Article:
Thanksgiving Abroad

November 26, 2015.  It feels kind of weird celebrating Thanksgiving in a foreign country.  It’s a peculiarly American tradition that doesn’t really translate well elsewhere.  Try explaining Thanksgiving to Europeans, most of whom are fully aware of the irony involved.  They think it’s odd to commemorate the survival of early settlers through the generosity of Native Americans who were later robbed of their land and relegated to reservations.  Kind of an uncomfortable conversation.

And it’s a conversation I had repeatedly the last week in November.  While shopping for the appropriate ingredients, I can’t tell you how many times Norwegian grocers questioned me about our traditions.  Most found it unbelievable that Thanksgiving is the second largest American holiday next to Christmas.  I explained that its popularity is due to the fact that, since it’s not tied to a religion, it’s pretty all inclusive in terms of those who can celebrate.  Which always brought us back to the Native Americans and whether they were on board with it.  Awkward.

Black FridayAnyway, there’s no getting around the fact that, no matter how hypocritical or culturally confined, Thanksgiving still seems to drive commerce all around the world.  Strangely, lots of Norwegian stores advertise “Black Friday Specials,” despite the fact that the whole thing hinges on a holiday they don’t acknowledge.  Some ads even encourage buying a Thanksgiving turkey, even though I’m pretty sure there weren’t any Norwegian Pilgrims seated at the original table.

IMG_6824
My holiday table. It took two days to prepare everything. Having only one small oven is definitely a challenge.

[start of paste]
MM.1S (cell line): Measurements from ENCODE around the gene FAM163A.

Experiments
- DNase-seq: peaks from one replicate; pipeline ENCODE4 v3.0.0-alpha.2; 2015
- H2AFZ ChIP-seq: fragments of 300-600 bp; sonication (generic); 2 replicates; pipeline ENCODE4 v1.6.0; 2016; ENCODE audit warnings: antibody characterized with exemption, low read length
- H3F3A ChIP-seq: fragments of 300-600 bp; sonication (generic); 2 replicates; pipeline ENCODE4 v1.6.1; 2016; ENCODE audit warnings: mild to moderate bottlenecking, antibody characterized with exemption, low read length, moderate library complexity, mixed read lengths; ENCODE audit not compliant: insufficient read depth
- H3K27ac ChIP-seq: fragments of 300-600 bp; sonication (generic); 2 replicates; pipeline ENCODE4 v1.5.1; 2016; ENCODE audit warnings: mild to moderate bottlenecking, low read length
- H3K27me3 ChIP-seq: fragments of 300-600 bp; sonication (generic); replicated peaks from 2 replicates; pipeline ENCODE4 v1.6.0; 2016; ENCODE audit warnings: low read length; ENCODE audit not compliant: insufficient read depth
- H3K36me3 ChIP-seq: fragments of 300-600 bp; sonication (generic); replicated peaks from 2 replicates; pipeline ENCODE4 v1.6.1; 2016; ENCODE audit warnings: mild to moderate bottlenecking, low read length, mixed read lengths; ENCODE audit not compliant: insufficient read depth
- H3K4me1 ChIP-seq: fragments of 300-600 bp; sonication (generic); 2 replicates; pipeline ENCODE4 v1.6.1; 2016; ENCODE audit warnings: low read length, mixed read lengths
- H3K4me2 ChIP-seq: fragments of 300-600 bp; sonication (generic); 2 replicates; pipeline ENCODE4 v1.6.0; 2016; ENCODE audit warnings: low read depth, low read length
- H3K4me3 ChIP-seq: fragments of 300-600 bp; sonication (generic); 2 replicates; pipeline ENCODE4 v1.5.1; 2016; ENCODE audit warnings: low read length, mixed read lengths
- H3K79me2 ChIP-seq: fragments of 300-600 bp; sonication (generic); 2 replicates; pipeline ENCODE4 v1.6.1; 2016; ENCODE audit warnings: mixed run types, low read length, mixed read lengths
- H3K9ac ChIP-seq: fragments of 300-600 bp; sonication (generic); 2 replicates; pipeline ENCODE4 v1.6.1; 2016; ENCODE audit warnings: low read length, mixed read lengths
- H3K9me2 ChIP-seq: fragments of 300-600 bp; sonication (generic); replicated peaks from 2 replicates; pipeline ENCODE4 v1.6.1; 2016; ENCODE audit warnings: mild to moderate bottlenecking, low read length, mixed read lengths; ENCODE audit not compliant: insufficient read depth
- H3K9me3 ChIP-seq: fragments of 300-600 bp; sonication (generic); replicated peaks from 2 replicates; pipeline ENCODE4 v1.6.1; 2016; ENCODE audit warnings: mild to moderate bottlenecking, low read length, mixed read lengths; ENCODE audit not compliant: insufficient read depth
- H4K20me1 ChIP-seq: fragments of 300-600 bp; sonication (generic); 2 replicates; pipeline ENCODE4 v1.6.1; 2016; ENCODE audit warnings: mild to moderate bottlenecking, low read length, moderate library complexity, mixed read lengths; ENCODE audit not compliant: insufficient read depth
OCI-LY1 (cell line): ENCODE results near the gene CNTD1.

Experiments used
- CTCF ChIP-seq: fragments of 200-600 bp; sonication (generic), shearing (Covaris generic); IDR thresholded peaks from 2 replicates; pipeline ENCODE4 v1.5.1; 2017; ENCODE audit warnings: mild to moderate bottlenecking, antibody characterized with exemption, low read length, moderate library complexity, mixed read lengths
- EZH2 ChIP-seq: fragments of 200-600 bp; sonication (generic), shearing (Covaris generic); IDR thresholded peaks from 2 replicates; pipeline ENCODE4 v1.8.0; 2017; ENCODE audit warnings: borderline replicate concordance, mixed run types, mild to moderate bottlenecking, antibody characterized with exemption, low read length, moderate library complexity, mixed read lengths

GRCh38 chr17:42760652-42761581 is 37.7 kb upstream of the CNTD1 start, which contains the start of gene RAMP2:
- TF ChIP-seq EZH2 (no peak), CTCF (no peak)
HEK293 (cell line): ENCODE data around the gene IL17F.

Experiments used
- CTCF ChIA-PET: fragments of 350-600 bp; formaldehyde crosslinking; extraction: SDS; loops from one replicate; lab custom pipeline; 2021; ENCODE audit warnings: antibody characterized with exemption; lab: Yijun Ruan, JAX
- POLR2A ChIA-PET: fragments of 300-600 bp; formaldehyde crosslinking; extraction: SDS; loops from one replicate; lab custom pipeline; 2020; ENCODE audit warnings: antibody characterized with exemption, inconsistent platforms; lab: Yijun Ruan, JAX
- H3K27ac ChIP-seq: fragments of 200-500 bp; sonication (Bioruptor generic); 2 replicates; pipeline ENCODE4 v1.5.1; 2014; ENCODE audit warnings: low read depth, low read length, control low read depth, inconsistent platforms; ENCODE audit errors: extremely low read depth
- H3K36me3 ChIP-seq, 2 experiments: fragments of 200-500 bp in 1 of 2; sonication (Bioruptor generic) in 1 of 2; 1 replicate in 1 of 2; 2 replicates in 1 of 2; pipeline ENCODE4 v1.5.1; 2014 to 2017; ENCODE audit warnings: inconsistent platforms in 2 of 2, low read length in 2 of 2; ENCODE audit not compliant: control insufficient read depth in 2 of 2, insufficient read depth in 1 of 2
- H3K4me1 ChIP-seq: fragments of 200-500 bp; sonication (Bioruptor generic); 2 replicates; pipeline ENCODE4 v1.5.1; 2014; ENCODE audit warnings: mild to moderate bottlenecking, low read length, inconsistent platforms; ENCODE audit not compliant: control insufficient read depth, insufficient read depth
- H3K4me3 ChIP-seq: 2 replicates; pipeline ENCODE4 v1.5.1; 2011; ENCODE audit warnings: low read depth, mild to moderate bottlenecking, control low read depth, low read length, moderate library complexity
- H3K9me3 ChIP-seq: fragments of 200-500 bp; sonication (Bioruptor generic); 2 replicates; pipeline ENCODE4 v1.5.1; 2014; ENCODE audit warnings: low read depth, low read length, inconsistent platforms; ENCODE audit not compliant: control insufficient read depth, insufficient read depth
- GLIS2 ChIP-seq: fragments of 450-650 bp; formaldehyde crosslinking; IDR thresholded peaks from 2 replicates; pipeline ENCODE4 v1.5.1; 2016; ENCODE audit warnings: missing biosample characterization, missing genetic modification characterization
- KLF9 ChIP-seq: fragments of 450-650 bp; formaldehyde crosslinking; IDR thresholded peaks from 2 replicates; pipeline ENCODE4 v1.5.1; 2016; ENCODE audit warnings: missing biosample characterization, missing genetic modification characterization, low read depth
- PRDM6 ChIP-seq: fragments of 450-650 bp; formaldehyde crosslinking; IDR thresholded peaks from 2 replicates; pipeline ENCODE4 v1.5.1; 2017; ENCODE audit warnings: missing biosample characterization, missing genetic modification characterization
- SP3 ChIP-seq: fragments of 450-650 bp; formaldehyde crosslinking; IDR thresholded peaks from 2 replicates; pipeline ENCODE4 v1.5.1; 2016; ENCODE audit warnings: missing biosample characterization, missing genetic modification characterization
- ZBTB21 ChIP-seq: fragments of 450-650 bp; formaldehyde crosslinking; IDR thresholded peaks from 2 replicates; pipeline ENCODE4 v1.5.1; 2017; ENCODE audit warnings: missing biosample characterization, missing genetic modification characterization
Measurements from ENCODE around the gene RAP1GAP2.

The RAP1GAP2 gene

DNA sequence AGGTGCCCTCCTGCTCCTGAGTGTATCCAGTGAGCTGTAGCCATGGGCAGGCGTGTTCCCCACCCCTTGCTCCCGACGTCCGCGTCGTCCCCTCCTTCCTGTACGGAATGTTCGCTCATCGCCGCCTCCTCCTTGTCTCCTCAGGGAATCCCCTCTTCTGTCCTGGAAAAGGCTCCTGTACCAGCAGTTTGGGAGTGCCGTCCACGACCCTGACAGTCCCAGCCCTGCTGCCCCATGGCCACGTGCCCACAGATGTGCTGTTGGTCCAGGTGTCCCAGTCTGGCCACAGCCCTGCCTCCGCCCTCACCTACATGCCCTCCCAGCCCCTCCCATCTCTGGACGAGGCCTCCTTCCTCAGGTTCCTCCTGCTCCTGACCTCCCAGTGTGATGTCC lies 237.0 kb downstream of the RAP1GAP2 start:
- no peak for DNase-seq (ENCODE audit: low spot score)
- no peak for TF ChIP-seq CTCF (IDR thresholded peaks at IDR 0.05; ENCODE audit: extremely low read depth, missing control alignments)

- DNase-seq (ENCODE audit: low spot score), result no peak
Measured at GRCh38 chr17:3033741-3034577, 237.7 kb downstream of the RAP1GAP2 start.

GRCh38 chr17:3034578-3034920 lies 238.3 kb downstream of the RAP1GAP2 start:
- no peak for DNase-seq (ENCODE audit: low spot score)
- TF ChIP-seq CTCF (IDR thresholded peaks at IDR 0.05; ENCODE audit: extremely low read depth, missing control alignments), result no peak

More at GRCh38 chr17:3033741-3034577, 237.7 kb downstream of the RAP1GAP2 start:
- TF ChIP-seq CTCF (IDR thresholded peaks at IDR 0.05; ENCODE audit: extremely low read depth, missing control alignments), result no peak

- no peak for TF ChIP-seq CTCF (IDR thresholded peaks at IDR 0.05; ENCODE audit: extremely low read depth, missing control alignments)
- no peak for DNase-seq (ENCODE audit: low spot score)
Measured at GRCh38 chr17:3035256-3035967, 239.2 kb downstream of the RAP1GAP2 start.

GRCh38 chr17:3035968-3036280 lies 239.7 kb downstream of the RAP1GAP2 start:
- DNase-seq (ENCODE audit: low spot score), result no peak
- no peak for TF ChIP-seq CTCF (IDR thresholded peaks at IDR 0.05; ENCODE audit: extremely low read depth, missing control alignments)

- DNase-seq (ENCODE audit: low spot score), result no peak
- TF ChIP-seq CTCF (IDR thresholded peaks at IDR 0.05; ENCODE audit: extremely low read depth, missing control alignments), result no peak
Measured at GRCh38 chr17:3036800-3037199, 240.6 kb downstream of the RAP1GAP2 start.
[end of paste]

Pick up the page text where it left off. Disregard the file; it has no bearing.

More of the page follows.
Be that as it may, I still benefitted from the ads by being able to acquire most of the requisite ingredients for a traditional meal.  Granted, the frozen 18-pound turkey cleared the top burner in my tiny oven by mere millimeters and took three days to thaw out on our balcony.  Plus pork roast had to play substitute for honey-baked ham, which has recently been banned in Norway for reasons unclear to my butcher.  And I had to learn how to make creamed corn from scratch for my Southern Corn Pudding recipe.  But in the end, all the basics made it onto the menu.

The team crowds around the coffee table for appetizers and supper.
The team crowds around the coffee table for appetizers and supper.

Matthew and I invited those of our Americans colleagues who don’t have family in town to join us for the meal after work.  (No day off, since it’s not a holiday here.)  Altogether we numbered about 12, which is more than our dining table can hold, so we balanced plates on our knees in the living room and stuffed ourselves silly.  Most everyone brought wine, and Allie made the best Sweet Potato Casserole I’ve ever tasted.

The rest of the meal included Thyme-and-orange-glazed Turkey with gravy, Bourbon-and-pepperkake-crusted Pork Roast, Sage Cornbread Dressing, Potatoes Dauphinois, Balsamic-and-bacon-coated Brussel Sprouts, Almond Green Beans, and Orange Walnut Cranberry Sauce.  For dessert? Apple Ginger Pie, Pecan Pie, and Pumpkin Pie, of course.  Can’t leave out anyone’s favorites, or it just isn’t Thanksgiving!

 

2 thoughts on “Thanksgiving Abroad”

Leave a Reply

Fill in your details below or click an icon to log in:

WordPress.com Logo

You are commenting using your WordPress.com account. Log Out / Change )

Twitter picture

You are commenting using your Twitter account. Log Out / Change )

Facebook photo

You are commenting using your Facebook account. Log Out / Change )

Google+ photo

You are commenting using your Google+ account. Log Out / Change )

Connecting to %s